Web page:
Remote interpreters in 2023: part one

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If you read last year’s industry report for freelancers-- or maybe you heard the audio version narrated by Paul Urwin on the podcast-- you may remember that we looked at two main trends that were affecting interpreters...

The transinterpretification of things

The first one we’ll talk about is something that has been building for some time now: an increasing overlap between translators and interpreters. Claudia Brauer coined the term transinterpreter to refer to these professionals who do both interpreting and translation. A long-held argument for “sticking to one’s lane” has been that translation and interpreting require different skill sets. That’s probably true, but they are not necessarily mutually exclusive, so plenty of translators and interpreters are discovering that adding the other service to their offering is both good business and fun. At the moment, between 30 and 40% of language professionals offer both services, to some degree or another.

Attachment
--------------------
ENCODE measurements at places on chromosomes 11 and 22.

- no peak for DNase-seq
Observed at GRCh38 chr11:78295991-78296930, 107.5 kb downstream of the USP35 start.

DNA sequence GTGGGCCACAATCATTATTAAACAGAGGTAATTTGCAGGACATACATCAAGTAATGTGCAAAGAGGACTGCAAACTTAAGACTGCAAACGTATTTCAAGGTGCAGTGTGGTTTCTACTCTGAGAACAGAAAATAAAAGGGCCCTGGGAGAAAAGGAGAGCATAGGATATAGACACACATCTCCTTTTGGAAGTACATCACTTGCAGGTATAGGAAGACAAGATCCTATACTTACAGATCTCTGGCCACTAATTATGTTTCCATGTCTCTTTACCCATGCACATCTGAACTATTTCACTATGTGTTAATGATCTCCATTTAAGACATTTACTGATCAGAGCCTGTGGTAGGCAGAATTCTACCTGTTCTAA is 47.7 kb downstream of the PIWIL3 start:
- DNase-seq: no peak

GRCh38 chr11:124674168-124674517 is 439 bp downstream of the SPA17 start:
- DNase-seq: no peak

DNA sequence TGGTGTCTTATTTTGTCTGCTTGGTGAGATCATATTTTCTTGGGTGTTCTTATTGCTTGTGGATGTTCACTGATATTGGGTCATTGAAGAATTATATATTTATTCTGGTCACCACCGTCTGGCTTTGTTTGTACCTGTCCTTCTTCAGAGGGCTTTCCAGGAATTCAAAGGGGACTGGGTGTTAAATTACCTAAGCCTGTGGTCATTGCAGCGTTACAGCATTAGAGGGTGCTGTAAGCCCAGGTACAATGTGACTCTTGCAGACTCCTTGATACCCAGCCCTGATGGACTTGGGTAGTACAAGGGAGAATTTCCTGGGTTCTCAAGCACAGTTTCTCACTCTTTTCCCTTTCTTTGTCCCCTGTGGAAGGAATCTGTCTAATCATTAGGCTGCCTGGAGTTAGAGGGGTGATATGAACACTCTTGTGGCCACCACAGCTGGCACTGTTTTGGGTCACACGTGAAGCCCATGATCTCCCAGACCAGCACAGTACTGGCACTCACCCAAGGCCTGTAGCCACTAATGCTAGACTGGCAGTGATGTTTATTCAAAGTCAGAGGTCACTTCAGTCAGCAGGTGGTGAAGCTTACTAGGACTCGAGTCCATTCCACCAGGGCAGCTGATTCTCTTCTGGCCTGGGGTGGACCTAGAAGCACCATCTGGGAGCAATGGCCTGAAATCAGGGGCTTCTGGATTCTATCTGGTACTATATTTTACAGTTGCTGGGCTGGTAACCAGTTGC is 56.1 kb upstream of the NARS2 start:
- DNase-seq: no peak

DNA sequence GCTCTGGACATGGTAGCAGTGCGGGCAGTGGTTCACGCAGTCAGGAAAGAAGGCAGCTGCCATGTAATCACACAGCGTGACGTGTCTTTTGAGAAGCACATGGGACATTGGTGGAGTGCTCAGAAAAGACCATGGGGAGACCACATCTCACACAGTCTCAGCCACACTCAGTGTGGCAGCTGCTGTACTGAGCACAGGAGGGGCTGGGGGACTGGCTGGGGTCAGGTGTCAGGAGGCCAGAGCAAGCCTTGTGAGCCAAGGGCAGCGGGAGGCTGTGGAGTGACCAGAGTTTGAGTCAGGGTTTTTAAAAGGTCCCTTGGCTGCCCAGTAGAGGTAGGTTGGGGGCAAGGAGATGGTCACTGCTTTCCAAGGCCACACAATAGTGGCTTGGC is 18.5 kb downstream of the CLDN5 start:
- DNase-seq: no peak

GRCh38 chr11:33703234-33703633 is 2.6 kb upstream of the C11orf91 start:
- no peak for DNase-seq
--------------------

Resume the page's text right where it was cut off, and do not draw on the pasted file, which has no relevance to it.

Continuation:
At least as far as interpreters are concerned, this trend was accelerated by the pandemic, when suddenly traditional forms of interpreting disappeared for a while. Many interpreters found themselves office-bound where they had not been before, and picking up a translation project here and there began to make more sense and allowed them to either steady or increase their income. However, there are still more translators moving into interpreting than there are interpreters moving into translation. One possible reason for this is that for those whose main service is translation, it is a bit easier to schedule and juggle translation projects and then jump online for some interpreting gigs in between, whereas for the person whose main service is interpreting, maintaining work volume can sometimes depend on being "on" and available, and you may have little or no warning at all when your next call will come along, making it a bit more difficult to work around deadlines for translation projects.